“I was very surprised that with all of the elected officials against the pipeline that it was still going in,” said Gore in a recent phone interview with  theJournal. “I was drawn to this particular action because of the connection that it was drawing to the people dying from climate impact.”

According to Gore, she witnessed an interview with a Pakistani gravedigger who was preparing a mass grave in anticipation for an oncoming deadly heat wave was the inspiration for this course of action. Before the protesters descended into the trench, clergy members gave eulogies to represent the lives at stake. Emergency responders soon arrived. Gore said that the protesters were charged with trespassing, disorderly conduct and resisting arrest. Some of them, including Gore, were taken to a jail cell and given plea options that would effectively end all legal procedures, but Gore said she did not take the deal.
“I wanted to be a part of raising consciousness about climate change and the connection between fossil fuel infrastructure,” she said. “I thought that staying in the process of engaging in our legal system to the point of their being a public hearing of facts about how this pipeline company has the authority to do what they’re doing, as well as the harm this is doing.”

Since the ordeal, she said she has been back to Boston twice and expects to be back in November when the pipeline is due to be completed.

“I think it has spread some awareness,” she said. “I actually feel that, rather than one case, there has been an aggregate effect if the different acts of civil disobedience that are going on around the country opposing new fossil fuels.”

According to Clancy, the pipeline’s near completion has prompted protest groups such as Stop the West Roxbury Lateral (SWRL) and Resist the Pipeline, to refocus their efforts.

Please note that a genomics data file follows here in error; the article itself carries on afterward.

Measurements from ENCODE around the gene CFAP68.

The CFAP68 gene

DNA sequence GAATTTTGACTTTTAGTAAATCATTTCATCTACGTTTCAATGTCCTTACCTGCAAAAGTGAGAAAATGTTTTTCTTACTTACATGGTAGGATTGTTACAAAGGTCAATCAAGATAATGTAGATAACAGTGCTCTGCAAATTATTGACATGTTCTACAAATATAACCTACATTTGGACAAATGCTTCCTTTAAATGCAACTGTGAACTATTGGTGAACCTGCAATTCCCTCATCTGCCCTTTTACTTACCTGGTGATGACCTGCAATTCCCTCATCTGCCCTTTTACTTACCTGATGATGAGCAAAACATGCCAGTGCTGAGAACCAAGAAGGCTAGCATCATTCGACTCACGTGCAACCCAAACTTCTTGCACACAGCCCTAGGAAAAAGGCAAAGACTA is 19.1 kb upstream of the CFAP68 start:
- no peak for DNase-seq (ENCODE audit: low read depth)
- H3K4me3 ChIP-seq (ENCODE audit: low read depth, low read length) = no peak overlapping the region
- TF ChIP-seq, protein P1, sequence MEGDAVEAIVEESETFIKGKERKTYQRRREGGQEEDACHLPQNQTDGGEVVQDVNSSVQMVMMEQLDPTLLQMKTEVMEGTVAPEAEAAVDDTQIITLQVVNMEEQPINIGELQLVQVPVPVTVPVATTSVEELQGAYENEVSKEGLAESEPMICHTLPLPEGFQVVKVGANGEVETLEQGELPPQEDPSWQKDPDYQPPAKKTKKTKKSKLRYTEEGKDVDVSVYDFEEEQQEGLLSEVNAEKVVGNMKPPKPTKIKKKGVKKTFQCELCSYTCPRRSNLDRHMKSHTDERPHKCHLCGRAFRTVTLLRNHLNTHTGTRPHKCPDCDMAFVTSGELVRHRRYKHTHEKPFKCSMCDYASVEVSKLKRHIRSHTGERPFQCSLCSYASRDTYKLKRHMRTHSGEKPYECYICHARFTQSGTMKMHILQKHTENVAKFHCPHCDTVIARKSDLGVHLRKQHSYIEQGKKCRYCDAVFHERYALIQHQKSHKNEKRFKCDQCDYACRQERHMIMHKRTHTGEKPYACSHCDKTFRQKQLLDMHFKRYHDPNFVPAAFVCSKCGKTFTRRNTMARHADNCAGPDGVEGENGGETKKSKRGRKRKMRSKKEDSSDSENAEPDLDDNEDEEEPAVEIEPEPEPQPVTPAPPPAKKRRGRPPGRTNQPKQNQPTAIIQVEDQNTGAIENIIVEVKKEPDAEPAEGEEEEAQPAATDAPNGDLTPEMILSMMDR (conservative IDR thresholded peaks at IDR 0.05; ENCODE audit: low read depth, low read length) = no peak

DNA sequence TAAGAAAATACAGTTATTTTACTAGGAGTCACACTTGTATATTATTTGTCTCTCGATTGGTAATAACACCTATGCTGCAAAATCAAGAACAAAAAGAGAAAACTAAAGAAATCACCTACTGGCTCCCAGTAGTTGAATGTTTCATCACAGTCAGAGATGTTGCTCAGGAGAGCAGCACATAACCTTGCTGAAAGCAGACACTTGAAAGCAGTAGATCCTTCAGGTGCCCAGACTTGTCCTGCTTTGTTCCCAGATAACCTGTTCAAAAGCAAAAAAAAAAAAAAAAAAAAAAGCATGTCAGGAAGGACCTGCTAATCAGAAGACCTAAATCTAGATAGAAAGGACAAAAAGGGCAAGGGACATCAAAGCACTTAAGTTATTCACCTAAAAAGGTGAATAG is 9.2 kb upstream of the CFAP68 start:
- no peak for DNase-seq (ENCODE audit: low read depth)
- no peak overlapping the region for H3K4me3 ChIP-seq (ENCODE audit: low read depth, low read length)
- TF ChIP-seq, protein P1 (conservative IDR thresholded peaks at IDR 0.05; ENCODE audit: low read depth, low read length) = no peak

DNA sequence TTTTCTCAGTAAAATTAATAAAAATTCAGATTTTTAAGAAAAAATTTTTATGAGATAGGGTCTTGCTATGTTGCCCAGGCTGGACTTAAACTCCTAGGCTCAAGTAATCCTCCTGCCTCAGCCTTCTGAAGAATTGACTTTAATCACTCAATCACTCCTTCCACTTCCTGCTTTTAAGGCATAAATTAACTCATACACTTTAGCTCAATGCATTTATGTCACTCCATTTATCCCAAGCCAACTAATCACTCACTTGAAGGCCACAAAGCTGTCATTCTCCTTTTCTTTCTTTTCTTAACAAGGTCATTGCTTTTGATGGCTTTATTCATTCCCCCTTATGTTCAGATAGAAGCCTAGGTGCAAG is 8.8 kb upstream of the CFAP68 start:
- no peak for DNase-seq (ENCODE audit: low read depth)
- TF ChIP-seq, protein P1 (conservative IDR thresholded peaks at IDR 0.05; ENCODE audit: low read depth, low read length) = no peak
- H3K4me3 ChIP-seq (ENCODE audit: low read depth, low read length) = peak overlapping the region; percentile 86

“From what I understand we are shifting from trying to stop construction,” said Clancy. “That involves putting pressure on the companies who are buying the gas.

According to Clancy, Gore and protest group leader Mary Boyle, the fight will go on until there is nothing left to fight for. For a community that has never been this thoroughly mobilized, the pipeline has continued to be a rallying point for a borough that is feeling both forgotten and neglected.

“I’ve definitely learned that we’re tougher than we think,” said Clancy. “We are stronger than we think and that West Roxbury is worth fighting for. It has in a way opened my eyes to how important it really is to me. It has been my home my entire life. That is irreplaceable.”

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About the Contributor
Jacob Geanous, Past World News Editor
Jacob Geanous is a senior Print Journalism major with a minor in government/international relations.
He has an associates degree in criminal justice from Mercyhurst University in Pennsylvania. His articles can also be seen in the Metro section of the Boston Globe.
No, he's not tired, that's just how he looks. He played outside linebacker at the University of Pittsburgh, but don't ask him about it. If he is not in the office, good luck finding him.

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Student dismissed from felony conviction